- Group one: Only the coronal pulp was removed and the pulp chamber half filled with modified 3Mix antibiotic paste, sealed with glass ionomer cement (GIC) and reinforced with stainless crown after 15 days (20 teeth)
- Group two: Both coronal as well as all accessible radicular pulp tissue was extirpated and the medication cavity half-filled with modified 3Mix antibiotic paste, sealed with GIC and reinforced with stainless crown after 15 days (21 teeth)
- Group three: Only coronal pulp tissue was removed and the pulp chamber half filled with CTZ paste, sealed with GIC and reinforced with stainless crown after 15 days (22 teeth).
Clinical procedure for all three groups
Clinical procedure for Group I
Administration of local anesthesia and rubber dam application [Figure 1]a
Initially topical anesthetic was applied at the site of injection followed by nerve block for adequate anesthetization of selected tooth [Figure 1]a. All cases were treated under rubber dam.
|Figure 1: (a) Application of rubber dam, (b) Access opening and pulp extirpation, (c) Showing freshly mixed 3Mix-MP paste, (d) showing freshly mixed CTZ paste, (e) Showing placement of modified 3Mix-MP in cavity, (f) Restoration of teeth with stainless steel crown|
Click here to view
Access opening and pulp extirpation [Figure 1]b
Access to the pulp chamber was gained with a round bur and proper access cavity was made using straight fissure and tapering fissure bur. Spoon excavator was used to remove bulk of the pulp or necrotic debris from the pulp chamber.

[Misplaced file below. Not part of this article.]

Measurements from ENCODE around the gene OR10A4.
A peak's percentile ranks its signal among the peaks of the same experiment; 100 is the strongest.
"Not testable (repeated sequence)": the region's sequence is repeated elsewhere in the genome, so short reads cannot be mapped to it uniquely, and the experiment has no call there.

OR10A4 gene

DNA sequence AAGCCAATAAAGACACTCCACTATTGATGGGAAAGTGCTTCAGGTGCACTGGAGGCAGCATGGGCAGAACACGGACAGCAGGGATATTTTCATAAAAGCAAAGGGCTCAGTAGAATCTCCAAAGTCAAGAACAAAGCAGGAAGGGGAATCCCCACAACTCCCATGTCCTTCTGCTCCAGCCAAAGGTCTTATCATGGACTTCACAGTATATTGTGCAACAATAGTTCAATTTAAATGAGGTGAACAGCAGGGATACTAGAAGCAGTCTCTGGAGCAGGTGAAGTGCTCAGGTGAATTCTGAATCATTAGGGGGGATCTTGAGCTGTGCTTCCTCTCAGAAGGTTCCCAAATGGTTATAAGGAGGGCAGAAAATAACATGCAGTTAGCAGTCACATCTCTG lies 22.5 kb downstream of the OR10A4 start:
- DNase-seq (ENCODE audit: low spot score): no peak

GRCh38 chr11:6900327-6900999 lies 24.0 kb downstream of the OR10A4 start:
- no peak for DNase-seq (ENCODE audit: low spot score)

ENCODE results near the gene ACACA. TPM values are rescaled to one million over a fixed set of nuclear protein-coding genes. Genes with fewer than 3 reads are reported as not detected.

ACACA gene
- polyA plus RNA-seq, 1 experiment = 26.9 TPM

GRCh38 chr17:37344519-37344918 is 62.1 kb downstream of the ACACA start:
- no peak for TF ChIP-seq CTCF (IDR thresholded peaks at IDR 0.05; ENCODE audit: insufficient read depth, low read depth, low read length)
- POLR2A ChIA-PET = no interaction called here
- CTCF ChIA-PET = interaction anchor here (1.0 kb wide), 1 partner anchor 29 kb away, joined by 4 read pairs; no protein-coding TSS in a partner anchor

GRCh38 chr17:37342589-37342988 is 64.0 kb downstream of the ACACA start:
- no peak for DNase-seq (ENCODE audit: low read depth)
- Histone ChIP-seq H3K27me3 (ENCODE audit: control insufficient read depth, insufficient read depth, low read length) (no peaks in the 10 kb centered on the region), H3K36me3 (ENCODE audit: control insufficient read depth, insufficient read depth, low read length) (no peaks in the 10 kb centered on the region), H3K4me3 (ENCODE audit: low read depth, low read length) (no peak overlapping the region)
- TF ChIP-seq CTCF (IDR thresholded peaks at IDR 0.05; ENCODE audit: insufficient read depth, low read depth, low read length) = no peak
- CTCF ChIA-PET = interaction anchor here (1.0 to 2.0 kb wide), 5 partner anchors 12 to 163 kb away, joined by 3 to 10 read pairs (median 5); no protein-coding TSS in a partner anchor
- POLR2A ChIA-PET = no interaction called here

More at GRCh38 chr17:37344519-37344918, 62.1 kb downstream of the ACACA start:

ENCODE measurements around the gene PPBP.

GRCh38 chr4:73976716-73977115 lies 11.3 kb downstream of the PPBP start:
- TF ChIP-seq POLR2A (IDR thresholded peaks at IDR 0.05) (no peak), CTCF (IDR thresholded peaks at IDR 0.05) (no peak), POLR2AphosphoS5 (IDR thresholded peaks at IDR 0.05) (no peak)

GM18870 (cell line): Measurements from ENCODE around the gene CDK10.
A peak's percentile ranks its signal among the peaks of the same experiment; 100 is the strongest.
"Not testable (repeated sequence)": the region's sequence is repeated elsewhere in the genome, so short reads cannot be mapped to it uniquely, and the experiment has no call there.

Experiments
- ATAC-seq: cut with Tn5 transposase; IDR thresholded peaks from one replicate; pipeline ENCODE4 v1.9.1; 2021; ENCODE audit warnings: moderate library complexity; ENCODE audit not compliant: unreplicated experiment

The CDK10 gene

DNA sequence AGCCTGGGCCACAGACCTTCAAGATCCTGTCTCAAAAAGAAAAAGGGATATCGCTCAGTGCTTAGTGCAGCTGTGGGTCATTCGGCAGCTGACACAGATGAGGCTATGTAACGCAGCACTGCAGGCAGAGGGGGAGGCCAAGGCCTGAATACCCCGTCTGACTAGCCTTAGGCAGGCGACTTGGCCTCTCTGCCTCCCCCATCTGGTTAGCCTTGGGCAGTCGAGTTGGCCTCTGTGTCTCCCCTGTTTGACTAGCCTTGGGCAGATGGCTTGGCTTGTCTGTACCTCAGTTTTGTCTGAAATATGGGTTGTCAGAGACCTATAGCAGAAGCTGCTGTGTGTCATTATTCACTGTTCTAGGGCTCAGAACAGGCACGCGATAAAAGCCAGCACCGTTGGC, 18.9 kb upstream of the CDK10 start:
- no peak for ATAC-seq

Preparation of modified 3Mix-MP paste [Figure 1]c
The chemotherapeutic agents used were ornidazole tablets 500 mg (Ornida, Aristo pharmaceuticals, India), ciprofloxacin tablets 500 mg (Ciplox®, Alchemist Ltd., India), and cefaclor tablets 250 mg (Distaclor™ DT, Baroque pharmaceuticals, India). After the removal of enteric coating of tablets with the help of B.P blade, the drugs are pulverized into fine powder using sterilized mortar pestle. The powered drugs were kept separately in amber colored air tight containers. The fine powder was used up within a month. 3Mix-MP paste was freshly prepared for each use. The same amount of each powdered drug (1:1:1) was mixed to form modified 3Mix powder. One part of propylene glycol (P) and the same volume of macrogol (M) were mixed to make MP. For standard preparation, one part of MP and 7 parts of modified 3Mix powder were mixed.
Placement of modified 3Mix-MP in cavity [Figure 1]e
Modified 3Mix-MP was then placed into pulp chamber.
Restoration of the tooth [Figure 1]f